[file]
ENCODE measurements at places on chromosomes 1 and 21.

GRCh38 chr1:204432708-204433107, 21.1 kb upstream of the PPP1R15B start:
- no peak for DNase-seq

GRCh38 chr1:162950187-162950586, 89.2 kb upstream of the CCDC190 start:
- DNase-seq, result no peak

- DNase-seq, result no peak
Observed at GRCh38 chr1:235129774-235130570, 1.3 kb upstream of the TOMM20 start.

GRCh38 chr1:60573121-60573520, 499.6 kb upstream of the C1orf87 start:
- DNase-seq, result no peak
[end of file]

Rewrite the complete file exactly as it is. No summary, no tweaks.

ENCODE measurements at places on chromosomes 1 and 21.

GRCh38 chr1:204432708-204433107, 21.1 kb upstream of the PPP1R15B start:
- no peak for DNase-seq

GRCh38 chr1:162950187-162950586, 89.2 kb upstream of the CCDC190 start:
- DNase-seq, result no peak

- DNase-seq, result no peak
Observed at GRCh38 chr1:235129774-235130570, 1.3 kb upstream of the TOMM20 start.

GRCh38 chr1:60573121-60573520, 499.6 kb upstream of the C1orf87 start:
- DNase-seq, result no peak